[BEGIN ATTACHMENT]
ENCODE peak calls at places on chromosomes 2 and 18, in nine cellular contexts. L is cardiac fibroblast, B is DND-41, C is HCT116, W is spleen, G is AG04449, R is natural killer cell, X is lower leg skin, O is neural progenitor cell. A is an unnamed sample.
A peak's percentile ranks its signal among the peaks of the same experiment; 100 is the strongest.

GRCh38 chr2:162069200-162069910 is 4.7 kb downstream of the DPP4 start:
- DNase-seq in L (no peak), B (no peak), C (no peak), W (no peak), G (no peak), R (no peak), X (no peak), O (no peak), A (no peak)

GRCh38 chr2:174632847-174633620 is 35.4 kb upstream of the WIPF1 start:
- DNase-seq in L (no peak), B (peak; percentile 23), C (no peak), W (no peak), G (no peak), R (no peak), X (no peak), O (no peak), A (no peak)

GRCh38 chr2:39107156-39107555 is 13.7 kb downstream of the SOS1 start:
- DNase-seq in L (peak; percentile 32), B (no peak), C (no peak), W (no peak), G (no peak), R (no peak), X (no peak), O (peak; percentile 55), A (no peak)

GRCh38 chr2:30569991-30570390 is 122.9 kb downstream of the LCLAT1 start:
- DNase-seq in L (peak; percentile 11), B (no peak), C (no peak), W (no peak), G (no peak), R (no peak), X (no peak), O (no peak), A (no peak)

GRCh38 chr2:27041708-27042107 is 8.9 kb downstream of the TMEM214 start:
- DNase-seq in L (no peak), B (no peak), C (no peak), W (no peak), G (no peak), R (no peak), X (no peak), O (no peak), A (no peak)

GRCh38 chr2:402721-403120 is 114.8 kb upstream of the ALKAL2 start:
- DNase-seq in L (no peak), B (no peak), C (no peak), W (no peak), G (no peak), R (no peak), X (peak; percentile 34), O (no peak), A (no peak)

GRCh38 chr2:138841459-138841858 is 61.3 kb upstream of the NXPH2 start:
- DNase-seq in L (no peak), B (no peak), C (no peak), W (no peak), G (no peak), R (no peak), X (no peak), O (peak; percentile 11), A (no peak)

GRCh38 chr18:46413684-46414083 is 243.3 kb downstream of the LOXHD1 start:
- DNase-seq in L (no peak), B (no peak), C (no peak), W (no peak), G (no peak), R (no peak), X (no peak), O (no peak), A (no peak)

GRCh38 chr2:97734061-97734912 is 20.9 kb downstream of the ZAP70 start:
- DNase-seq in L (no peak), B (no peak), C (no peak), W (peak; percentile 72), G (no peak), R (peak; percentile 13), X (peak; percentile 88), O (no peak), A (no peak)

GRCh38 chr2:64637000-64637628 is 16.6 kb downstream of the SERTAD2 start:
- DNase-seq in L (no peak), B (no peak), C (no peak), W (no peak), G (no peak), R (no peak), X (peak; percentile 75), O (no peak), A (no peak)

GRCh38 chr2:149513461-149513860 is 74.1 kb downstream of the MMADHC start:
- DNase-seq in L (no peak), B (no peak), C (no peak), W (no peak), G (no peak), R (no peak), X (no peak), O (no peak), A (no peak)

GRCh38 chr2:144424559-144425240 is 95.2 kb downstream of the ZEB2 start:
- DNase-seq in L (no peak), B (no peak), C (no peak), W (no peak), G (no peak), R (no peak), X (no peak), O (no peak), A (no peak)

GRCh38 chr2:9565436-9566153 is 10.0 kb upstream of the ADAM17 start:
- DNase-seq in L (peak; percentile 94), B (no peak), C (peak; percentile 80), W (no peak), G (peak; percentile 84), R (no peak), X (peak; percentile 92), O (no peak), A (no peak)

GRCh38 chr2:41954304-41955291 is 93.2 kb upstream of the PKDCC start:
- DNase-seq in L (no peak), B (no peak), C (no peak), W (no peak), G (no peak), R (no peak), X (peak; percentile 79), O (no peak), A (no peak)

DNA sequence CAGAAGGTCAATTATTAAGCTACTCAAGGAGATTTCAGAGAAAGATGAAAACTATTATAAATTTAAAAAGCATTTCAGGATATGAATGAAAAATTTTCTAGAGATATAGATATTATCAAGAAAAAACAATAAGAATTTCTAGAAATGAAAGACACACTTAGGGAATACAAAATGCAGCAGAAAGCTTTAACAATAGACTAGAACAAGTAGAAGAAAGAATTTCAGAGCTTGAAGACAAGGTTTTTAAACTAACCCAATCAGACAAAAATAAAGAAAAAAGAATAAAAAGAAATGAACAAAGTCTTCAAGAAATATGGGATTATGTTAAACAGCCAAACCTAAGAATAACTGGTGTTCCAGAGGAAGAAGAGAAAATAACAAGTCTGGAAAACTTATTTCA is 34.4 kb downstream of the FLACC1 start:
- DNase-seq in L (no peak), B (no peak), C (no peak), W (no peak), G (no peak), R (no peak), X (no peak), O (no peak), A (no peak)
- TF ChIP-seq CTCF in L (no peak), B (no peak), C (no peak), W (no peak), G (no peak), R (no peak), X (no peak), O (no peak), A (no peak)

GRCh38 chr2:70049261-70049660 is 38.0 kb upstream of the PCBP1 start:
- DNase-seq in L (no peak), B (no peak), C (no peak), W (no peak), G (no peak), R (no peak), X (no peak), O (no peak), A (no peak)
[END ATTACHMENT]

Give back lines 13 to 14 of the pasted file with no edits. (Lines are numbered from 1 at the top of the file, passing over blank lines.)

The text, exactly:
GRCh38 chr2:402721-403120 is 114.8 kb upstream of the ALKAL2 start:
- DNase-seq in L (no peak), B (no peak), C (no peak), W (no peak), G (no peak), R (no peak), X (peak; percentile 34), O (no peak), A (no peak)